The four P’s are dead?

The way we communicate and connect with others is rapidly changing. This is true for both business and personal interactions (a divide that in itself is becoming fuzzier). Marketeers have traditionally been the gate-keepers of this dialogue between consumers and brands, and are coming to grips with their role now that the gate has been left open, allowing an honest, two-way dialogue. For some it must seem that their arsenal of tools has been taken away, and they’re uncertain of the rules.

Judging by the amount of spammy e-newsletters that flood my work inbox everyday, there is a huge market in bringing the marketeers up to speed. Everyday my inbox yells; “Develop real breakthrough strategies,” “Engage user groups online,” “Influence and Inspire customers with social media.”

One daily e-newsletter I actually look forward to receiving is Fast Company’s Co.Design. So when I saw the article “Why Do B-Schools Still Teach The Famed 4P’s Of Marketing, When Three Are Dead?” I was looking forward to a revelatory look at Marketing for today’s world. To say the 4 P’s are redundant is a big call, but I was prepared to be convinced. And I had to agree with the intro statement, “The digital revolution has rewritten the laws of marketing.” But then the article just lost me…

The article’s key argument was that there is no way to compete on grounds of Promotion, Place and Price, and only Product matters. My argument; the way we think about these 4 P’s is outdated, not their role as the bedrock of marketing practice.

The article held up Zara as an example of a brand that doesn’t need Promotion for success, saying, “Zara, one of the largest and fastest-growing fashion brands, never advertises.” But hang on. Isn’t promotion about more than paid advertising? What about the 10,428,817 people that like them on Facebook? Or the 713,576 views on their Youtube page? The article states, “In a transparent, digitally empowered world, only the best offerings survive, so companies that spend on promotions have a cost disadvantage.” But not when their successful promotion campaigns cost them as little as the time spent to upload a film to Youtube.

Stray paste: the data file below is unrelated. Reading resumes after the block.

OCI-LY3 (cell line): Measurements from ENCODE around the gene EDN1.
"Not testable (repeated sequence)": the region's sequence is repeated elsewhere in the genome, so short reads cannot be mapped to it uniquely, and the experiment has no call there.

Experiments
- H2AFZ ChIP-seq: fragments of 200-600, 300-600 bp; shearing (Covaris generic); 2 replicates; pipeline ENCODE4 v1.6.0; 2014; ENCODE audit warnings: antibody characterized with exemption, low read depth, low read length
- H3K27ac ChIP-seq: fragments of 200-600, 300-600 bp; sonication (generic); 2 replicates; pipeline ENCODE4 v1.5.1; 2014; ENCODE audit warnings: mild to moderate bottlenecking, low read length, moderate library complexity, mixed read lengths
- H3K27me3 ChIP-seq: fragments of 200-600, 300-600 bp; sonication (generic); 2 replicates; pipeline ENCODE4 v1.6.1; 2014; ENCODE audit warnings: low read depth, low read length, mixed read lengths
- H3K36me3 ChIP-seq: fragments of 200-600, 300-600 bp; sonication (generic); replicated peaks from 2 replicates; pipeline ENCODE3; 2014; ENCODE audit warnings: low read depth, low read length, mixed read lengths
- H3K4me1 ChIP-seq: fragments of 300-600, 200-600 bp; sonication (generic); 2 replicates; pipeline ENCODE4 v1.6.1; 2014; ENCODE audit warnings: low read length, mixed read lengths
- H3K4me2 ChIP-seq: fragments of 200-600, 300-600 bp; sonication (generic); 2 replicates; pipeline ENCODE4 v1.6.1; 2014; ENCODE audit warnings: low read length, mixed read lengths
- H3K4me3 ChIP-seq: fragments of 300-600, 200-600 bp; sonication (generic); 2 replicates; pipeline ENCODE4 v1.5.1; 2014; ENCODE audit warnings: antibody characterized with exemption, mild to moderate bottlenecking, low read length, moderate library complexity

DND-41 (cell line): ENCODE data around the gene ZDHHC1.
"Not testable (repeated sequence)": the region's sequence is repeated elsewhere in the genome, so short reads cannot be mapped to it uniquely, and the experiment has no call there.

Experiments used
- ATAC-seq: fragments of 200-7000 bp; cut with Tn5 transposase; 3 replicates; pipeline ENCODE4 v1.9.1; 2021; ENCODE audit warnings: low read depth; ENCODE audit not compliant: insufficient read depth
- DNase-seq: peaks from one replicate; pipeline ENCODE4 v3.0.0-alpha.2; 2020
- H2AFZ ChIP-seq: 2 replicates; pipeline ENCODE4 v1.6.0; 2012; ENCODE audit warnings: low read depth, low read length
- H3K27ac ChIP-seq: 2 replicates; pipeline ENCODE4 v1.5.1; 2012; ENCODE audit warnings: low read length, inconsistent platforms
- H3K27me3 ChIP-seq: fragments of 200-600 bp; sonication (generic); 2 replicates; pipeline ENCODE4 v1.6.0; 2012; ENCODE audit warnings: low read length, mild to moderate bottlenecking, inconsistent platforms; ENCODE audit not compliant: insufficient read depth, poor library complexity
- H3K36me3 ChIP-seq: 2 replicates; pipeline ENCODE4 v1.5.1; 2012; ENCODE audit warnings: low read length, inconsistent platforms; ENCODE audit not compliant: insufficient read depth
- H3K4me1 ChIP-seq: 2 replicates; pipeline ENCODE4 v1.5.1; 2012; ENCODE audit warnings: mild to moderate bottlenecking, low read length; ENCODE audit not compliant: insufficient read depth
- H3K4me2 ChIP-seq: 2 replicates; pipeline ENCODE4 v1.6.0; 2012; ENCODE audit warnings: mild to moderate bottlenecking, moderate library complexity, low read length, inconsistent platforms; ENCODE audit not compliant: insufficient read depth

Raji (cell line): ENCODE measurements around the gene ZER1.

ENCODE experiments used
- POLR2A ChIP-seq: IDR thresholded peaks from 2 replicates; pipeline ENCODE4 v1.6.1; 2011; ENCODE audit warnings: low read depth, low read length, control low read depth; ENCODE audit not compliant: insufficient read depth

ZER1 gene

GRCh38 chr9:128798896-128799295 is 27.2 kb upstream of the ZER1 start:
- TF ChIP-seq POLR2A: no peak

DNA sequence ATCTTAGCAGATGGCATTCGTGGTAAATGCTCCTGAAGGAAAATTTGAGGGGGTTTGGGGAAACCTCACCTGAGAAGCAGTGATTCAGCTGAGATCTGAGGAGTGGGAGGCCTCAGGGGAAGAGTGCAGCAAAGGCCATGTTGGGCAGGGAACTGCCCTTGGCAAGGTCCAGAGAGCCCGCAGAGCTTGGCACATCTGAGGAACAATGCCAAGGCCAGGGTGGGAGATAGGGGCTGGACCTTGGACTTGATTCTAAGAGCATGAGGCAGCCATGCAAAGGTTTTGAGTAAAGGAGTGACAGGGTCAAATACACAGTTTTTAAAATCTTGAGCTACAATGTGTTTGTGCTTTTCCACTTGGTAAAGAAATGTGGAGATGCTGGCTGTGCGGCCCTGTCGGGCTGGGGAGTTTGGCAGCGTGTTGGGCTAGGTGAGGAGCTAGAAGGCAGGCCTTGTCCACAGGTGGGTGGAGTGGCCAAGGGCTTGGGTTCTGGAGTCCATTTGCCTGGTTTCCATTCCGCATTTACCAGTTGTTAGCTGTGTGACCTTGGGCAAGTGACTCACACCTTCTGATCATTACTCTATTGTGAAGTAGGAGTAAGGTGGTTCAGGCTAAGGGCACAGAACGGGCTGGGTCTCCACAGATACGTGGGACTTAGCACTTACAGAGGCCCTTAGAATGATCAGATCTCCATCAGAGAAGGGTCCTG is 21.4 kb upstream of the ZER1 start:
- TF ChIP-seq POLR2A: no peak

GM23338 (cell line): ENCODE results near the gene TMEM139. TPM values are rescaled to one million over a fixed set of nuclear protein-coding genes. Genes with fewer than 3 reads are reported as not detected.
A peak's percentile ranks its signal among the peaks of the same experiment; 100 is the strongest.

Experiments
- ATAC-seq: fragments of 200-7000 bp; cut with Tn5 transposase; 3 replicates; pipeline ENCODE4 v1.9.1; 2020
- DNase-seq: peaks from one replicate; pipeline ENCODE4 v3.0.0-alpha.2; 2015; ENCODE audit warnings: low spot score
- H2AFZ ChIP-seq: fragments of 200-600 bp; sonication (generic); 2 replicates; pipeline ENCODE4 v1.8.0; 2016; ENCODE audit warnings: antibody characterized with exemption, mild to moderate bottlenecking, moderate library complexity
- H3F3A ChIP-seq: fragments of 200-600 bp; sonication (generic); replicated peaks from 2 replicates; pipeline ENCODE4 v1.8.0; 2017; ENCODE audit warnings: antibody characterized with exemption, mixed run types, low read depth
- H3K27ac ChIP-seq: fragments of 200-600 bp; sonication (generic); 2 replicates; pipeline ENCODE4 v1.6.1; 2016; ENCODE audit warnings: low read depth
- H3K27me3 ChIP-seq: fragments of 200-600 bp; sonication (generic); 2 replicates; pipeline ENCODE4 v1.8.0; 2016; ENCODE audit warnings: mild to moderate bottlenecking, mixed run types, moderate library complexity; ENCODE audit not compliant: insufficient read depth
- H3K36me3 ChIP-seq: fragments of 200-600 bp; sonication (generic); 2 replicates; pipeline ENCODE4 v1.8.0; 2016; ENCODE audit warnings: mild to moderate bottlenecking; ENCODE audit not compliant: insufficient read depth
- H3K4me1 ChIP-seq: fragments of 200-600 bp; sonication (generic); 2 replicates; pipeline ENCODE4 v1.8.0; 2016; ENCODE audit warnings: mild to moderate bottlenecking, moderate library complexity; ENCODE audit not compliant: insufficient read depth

‘Place,’ is all about ensuring your offer is accessible to the consumer. Being there when they need you, or want you. Traditionally this may have meant a focus on the supply chain or logistics or shelf space or the retail environment. But Place is now more important than ever, when consumers can access and purchase information, entertainment, or necessities wherever they are. The Place you need to worry about now is online, on app, on mobile, and in all these places you should be on brand.

The last P the Fast Co article tries to kill off is Price, arguing comparison sites like Tripadvisor.com, Pricegrabber.com, and Bizrate.com enable raw market forces to determine the price of their products. Wally Olins made a similar claim, with regards to BA and the broader European Airline industry in last weeks Marketing Week. But to assume that a consumer will make purchase decisions solely on price is naive. The fact is, none of the 4 P’s can be viewed in a silo. They need to be understood and utilised holistically. And a strong brand strategy, that takes into account your offer, audience and market, should make implementing the marketing mix fairly straight forward.

Believe me, I was weirdly excited about throwing out the theory that’s underpinned Marketing 101 lessons for the past 5 decades. But if you’re starting at a point where you truly understand your brand, they’re still a brilliant tool to make sense of this moving world.

Comments

  • Saurabh Maheshwari

    Very well written. I think it is just that the meaning and relevance of these Ps has change but they are still very much relevant in the their new avatar.